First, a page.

“She always smelled of jasmine
and wore black shoes that shined
crowned with a ribbon on top.
It is Grandmother I’m talking about,
with her jasmine scent
and her world marked and bounded,
as clearly as her prayer rug.
And as she prayed her arms would rise from the prayer rug
like pillars soaring into the sky
to the height of creativity
to the pinnacle of heaven,
then again to the depths of submission…”
~ Farzaneh Milani
My childhood is laced with the scent of jasmine. It followed my mother wherever she went, coiled in the fringe of her blue-and-black Moroccan shawl.
The origin of this fragrance was a small bottle of Red Jasmine cologne by Caswell-Massey. When I felt particularly lonesome or in need of comfort, I would uncork this Old-World bottle and take a long whiff of my mother’s invisible presence.
Sadly, the company discontinued Red Jasmine, and so I must content myself now with jasmine water, which comes the closest in smell, but lasts only a few seconds.
Then, a few weeks ago, attending an event in downtown D.C., I caught a familiar scent in the air. It hovered over the buffet table, where delicate bone china cups and saucers were stacked, near a silver service and vases of elegant flowers.
“Is that jasmine?” I said aloud, to no one in particular. The woman on my right nodded and said, “Yes, it’s me.” Naturally we struck up a conversation, and she told me of her work as a consultant on peace and education in Pakistan. Whenever she goes back to her homeland, she brings back attar of jasmine – the purest and most concentrated floral essence.
“If you like, the next time I go, I’ll bring you some,” she offered spontaneously. I thanked her, gave her my address, and soon after, we went our separate ways. I was doubtful she would follow up. After all, this is Washington, where connections are mostly ephemeral and utility-driven (quid pro quo really is a reality here…).
You can imagine my surprise when, several weeks later, I received a small package in the mail. Cutting open the brown paper, I opened a small white box. Inside was a magical bottle – as a friend described it, something straight out of Aladdin or Shaherazad’s tales. Pulling out the stopper, my office was filled with a spicy golden aroma– rich, secretive, and familiar.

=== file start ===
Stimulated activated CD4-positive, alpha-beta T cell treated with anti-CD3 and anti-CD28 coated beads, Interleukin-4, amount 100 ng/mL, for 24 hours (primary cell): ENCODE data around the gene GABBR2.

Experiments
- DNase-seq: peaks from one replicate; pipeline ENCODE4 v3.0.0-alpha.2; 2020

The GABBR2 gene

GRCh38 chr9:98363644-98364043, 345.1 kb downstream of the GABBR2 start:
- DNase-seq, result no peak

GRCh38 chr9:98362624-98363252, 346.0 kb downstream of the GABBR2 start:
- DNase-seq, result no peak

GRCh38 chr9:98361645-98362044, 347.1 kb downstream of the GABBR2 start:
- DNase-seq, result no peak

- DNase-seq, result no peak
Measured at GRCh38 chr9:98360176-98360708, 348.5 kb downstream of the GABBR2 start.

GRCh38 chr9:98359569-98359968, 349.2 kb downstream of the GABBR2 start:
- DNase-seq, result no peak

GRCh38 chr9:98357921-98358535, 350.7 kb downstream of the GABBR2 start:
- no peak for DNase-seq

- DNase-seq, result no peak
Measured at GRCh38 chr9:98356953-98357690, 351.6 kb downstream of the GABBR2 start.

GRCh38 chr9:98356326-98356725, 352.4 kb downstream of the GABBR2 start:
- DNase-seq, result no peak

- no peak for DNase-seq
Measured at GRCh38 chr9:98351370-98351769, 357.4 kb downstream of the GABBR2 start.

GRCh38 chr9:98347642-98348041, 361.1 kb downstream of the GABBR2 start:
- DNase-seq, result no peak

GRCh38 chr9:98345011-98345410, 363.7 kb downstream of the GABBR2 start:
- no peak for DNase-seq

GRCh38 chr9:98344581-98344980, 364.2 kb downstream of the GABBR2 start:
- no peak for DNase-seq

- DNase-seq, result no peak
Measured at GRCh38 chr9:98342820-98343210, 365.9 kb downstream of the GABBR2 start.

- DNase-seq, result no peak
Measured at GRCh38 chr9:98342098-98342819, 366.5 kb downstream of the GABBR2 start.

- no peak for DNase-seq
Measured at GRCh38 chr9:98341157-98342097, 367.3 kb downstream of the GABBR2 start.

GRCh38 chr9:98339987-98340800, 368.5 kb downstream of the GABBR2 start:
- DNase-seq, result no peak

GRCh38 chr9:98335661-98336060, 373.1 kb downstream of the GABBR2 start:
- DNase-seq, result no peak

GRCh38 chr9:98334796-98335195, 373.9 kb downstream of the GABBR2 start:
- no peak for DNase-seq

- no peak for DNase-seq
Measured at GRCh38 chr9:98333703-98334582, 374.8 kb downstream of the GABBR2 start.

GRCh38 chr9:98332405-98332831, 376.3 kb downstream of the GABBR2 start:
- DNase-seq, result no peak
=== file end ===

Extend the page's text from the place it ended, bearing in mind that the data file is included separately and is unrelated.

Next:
From a stranger then – a graceful woman who flies between continents – I received a small bottle full of memories.
She expected no payment or anything in return. We have lost touch, but this act of kindness is a physical presence on my desk, reminding me of the veins of meaning and trust that thread through even the harshest and most alienating urban settings.
As I look at this phial of attar, I think of all the other gifts I have received over the years, from friends and strangers. Kind words, true listening, sweet encouragement. A prayer in someone’s heart. A good thought sent in my direction when I’m not even aware of it. Gifts of time, sight, openness. Stories of pain, healing and beautiful transformations.
This essay itself was inspired by the gift of a message from an unexpected source, a message full of hope and generosity.
How can I be worthy of such gifts? Slowly I’m learning that such a question, rather than causing me shame at my unworthiness, instead can strengthen my resolve. Being worthy means being strong and healthy. For how else can we be patient, hard-working, and capable of both giving and receiving?
Even with something as automatic as breathing, it takes conscious effort to learn its full power. How often do you let your own breath fill you completely? And how often do you expend your breath in true service to someone else?
Similarly, how often do you let a gift completely fill you with its beauty? And how often do you give a gift with no thought of reward – not even a thank-you? It’s hard to be truthful with ourselves, but with practice, such gifting-and-receiving can become a way of life.
With gratitude, AE